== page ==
Posted by News Express | 18 November 2020 | 405 times
By OKECHUKWU KESHI UKEGBU
Recently, the Nigerian economy has not been in its best shape. To say that Nigerian economy is limping is an understatement. The economy is bleeding profusely. Most economies of the world are now looking inwards in the areas that they have comparative advantage and Abia State is not an exception.
Serious pressure is exerted on the Nigerian currency, because of import dependency. This situation is necessitated by weak, narrow export base where revenues generated from oil and gas account for over 70 per cent of foreign exchange earnings.
The time is ripe to encourage made in Nigeria goods. This effort, if implemented, will go a long way in ameliorating the economic woes of the country by saving the nation the foreign currencies expended on importation of goods and services even those we have the capacity of producing.
Unarguably, Abia has comparative advantage in leather and garment cluster in Aba. And, since the inception of Governor Okezie Ikpeazu's administration, serious efforts have been deployed to tap into this area (without textile/leather production?). The latest effort in this direction is the recent formal inauguration of a seven-man management board for the newly-established Enyimba Automated Shoe Factory. Ikpeazu, while inaugurating the board, charged the members to “run the factory like a proper business and consolidate the position of Aba and Abia State as a global hub for shoe and other leather products” as well bring to bear their wealth of experience in developing a brand that will compete favourably in the competitive global market. Ikpeazu added that the first-ever Enyimba shoe factory is the sign-post of a culmination of efforts to mainstream Abia in the competitive global shoe market.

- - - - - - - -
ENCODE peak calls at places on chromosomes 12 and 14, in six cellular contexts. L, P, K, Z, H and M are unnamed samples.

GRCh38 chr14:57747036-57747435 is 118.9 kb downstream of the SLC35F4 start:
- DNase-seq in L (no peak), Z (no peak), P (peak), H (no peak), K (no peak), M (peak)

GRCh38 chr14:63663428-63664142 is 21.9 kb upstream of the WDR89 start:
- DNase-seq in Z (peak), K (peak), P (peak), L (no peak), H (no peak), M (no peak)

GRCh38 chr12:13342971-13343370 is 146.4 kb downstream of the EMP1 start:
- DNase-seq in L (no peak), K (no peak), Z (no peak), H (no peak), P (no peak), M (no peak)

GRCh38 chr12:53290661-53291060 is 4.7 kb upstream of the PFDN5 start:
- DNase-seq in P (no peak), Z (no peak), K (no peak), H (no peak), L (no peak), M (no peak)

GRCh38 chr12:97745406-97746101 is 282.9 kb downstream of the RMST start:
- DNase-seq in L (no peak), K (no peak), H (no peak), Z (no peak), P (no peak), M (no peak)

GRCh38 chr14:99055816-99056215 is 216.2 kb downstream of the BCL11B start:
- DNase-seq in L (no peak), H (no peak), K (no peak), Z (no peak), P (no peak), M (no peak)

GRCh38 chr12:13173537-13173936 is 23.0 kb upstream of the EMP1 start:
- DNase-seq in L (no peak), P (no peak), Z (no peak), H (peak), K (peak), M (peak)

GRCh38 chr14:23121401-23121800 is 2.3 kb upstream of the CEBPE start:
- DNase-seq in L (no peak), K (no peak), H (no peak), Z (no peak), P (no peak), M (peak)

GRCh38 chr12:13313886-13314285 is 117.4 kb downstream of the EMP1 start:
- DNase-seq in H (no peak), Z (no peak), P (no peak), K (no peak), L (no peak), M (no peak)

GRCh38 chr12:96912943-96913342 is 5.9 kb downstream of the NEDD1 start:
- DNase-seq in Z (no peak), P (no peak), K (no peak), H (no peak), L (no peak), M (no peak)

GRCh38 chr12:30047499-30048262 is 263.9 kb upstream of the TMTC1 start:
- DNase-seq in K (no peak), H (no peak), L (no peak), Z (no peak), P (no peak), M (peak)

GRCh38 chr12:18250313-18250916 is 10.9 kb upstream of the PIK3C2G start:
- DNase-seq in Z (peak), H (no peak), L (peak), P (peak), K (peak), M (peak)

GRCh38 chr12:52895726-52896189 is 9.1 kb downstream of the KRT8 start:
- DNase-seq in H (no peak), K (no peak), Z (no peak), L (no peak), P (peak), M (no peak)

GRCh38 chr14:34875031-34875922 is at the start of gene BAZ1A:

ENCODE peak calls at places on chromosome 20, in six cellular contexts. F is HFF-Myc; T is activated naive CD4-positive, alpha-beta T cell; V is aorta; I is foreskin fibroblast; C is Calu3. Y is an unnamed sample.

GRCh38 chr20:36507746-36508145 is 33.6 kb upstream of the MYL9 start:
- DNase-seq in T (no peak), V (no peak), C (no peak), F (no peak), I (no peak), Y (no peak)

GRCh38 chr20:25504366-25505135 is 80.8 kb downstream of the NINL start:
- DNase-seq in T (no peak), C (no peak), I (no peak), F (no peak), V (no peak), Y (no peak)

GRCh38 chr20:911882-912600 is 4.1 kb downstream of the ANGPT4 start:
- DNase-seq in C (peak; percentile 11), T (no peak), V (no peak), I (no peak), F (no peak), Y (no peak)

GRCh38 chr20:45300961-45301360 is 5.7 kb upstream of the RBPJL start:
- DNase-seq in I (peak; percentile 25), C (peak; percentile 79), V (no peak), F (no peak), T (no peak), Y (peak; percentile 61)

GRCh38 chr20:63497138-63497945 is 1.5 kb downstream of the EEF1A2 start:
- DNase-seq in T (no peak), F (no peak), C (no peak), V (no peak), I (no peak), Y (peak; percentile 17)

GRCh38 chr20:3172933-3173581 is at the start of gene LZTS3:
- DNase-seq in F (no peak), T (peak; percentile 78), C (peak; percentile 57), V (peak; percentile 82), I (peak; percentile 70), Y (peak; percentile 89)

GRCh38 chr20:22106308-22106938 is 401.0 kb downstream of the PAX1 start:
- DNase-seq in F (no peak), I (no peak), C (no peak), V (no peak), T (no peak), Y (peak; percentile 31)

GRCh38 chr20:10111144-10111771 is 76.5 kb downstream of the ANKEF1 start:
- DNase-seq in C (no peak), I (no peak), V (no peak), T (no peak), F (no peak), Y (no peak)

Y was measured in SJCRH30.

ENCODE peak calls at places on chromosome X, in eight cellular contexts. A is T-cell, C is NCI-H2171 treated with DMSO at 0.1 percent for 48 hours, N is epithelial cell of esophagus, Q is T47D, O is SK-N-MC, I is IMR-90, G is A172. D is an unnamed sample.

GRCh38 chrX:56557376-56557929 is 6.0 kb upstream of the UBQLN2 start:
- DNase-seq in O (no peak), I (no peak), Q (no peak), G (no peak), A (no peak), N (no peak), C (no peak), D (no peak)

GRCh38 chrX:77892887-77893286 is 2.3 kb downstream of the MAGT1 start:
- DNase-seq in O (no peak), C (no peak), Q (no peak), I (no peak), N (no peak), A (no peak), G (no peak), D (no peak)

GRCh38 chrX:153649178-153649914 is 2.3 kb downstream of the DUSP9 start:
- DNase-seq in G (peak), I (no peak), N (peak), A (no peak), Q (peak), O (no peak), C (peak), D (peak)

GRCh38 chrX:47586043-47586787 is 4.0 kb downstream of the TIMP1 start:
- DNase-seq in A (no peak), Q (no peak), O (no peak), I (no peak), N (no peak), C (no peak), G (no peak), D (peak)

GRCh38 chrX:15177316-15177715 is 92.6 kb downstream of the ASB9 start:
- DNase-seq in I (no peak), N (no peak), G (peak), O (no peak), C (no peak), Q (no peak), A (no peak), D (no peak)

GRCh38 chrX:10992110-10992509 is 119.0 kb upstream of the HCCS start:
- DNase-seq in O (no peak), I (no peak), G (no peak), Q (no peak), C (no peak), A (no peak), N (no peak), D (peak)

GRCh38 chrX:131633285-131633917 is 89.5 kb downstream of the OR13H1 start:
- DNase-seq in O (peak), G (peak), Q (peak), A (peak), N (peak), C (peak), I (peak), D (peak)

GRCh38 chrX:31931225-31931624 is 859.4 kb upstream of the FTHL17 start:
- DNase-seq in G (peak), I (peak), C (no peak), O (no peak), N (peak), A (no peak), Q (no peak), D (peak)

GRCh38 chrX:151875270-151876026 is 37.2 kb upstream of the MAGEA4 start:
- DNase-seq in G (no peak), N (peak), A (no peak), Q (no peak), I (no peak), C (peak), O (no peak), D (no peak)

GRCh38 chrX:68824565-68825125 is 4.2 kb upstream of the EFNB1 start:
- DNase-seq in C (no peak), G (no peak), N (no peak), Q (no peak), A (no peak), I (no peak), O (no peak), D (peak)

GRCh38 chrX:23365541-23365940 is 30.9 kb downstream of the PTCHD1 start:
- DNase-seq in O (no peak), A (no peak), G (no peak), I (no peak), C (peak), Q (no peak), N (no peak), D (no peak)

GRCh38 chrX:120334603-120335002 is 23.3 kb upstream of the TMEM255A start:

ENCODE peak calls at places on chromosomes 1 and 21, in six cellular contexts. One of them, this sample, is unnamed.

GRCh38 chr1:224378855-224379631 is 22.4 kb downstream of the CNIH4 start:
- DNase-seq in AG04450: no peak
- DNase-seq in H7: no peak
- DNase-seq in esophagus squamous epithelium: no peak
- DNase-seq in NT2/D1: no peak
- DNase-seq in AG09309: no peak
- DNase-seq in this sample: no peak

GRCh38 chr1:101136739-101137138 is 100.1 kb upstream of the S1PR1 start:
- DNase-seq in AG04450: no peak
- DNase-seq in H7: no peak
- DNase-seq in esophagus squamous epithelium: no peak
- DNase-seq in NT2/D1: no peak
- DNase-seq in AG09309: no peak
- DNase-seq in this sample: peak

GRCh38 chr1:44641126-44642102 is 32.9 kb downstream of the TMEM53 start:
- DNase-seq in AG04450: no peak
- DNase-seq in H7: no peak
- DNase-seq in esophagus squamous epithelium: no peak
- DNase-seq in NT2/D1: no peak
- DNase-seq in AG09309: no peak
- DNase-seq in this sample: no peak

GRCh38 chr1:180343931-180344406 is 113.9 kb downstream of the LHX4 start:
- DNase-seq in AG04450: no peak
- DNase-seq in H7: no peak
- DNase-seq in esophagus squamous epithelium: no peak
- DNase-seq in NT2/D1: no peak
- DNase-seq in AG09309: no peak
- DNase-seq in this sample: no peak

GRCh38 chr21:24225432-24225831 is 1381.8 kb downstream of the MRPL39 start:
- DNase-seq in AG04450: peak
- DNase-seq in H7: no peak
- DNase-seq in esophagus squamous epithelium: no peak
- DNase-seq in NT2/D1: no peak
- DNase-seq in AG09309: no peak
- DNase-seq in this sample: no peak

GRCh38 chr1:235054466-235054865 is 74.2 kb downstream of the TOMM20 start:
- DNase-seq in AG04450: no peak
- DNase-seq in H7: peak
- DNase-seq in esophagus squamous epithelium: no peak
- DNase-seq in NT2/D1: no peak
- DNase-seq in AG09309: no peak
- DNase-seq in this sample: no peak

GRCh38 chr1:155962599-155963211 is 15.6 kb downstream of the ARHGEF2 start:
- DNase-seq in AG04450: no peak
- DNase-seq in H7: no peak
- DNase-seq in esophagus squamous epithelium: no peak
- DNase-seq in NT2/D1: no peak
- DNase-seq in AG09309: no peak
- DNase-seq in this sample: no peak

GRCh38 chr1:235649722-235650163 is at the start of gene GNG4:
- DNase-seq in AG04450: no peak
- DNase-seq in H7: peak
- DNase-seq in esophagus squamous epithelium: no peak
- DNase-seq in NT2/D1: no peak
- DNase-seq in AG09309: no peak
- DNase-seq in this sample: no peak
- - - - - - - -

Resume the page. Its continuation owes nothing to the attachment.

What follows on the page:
According to the governor, “The whole objective is to lead out a paradigm shift in the old way of shoe production and key into the new dynamics of shoe production with acceptable global standards.”
The most cheering news is that all the equipment in the factory is brand new and one of the best in the world. And the factory is expected to churn out close to 2 million pairs of shoes annually.
Also, in the past, Ikpeazu have made consistent calls for the Federal Government to issue a directive to military and para-military outfits in the country to procure their wears from Aba where there is a ready market for the products.
The governor, while receiving a former minister from the state, disclosed that garment makers and shoemakers in Aba have been equipped and are ready to kit the Nigerian military.
He explained that what the state is requesting is for the Federal Government to make a pronouncement for the military and para-military organisations to procure their foot wears from Aba to encourage the manufacturers.
It will be recalled that in 2013, when former Senate president David Mark declared the first Made-in-Aba Fair open in Abuja, he urged the Federal Government to ban importation of all goods that Nigerians have the capacity to produce locally.
Describing Aba as the “catalyst of industrial revolution in Nigeria,” Mark said government should henceforth discourage importation of foreign goods, because Nigeria has no business importing those goods which do not measure to the quality being produced in the country.